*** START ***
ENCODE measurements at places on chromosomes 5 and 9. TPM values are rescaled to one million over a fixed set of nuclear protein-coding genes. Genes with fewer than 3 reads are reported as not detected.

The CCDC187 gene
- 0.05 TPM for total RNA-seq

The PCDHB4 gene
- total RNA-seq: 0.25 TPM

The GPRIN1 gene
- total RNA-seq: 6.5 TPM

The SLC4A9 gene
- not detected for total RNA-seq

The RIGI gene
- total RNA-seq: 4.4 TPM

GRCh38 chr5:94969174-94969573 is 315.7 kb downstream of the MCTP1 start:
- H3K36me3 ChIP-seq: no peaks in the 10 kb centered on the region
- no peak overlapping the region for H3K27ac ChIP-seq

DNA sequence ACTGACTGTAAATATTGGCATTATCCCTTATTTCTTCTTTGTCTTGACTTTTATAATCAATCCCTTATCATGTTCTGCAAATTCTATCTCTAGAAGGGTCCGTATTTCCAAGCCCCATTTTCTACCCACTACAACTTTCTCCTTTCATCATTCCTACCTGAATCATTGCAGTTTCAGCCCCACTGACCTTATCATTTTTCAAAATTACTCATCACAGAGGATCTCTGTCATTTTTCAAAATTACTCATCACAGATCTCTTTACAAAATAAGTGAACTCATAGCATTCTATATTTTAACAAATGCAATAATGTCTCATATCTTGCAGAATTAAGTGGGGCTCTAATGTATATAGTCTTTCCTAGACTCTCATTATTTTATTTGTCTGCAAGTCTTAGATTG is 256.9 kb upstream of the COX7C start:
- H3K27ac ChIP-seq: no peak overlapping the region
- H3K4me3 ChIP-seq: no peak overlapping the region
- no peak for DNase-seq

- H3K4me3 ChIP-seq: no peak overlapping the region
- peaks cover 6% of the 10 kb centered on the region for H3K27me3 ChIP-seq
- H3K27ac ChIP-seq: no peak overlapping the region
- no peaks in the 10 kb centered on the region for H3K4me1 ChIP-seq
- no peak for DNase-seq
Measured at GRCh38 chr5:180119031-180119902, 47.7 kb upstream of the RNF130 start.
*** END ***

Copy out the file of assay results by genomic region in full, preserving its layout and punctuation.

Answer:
ENCODE measurements at places on chromosomes 5 and 9. TPM values are rescaled to one million over a fixed set of nuclear protein-coding genes. Genes with fewer than 3 reads are reported as not detected.

The CCDC187 gene
- 0.05 TPM for total RNA-seq

The PCDHB4 gene
- total RNA-seq: 0.25 TPM

The GPRIN1 gene
- total RNA-seq: 6.5 TPM

The SLC4A9 gene
- not detected for total RNA-seq

The RIGI gene
- total RNA-seq: 4.4 TPM

GRCh38 chr5:94969174-94969573 is 315.7 kb downstream of the MCTP1 start:
- H3K36me3 ChIP-seq: no peaks in the 10 kb centered on the region
- no peak overlapping the region for H3K27ac ChIP-seq

DNA sequence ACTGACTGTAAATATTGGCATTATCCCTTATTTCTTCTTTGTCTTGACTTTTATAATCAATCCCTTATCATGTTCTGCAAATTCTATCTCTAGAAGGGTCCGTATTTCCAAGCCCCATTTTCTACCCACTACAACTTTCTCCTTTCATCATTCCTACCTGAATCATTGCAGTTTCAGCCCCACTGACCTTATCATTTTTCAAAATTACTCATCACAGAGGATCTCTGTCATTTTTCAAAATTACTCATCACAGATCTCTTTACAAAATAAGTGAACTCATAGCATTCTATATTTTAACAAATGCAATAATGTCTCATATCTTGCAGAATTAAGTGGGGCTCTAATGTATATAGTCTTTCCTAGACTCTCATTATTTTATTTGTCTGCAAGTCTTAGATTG is 256.9 kb upstream of the COX7C start:
- H3K27ac ChIP-seq: no peak overlapping the region
- H3K4me3 ChIP-seq: no peak overlapping the region
- no peak for DNase-seq

- H3K4me3 ChIP-seq: no peak overlapping the region
- peaks cover 6% of the 10 kb centered on the region for H3K27me3 ChIP-seq
- H3K27ac ChIP-seq: no peak overlapping the region
- no peaks in the 10 kb centered on the region for H3K4me1 ChIP-seq
- no peak for DNase-seq
Measured at GRCh38 chr5:180119031-180119902, 47.7 kb upstream of the RNF130 start.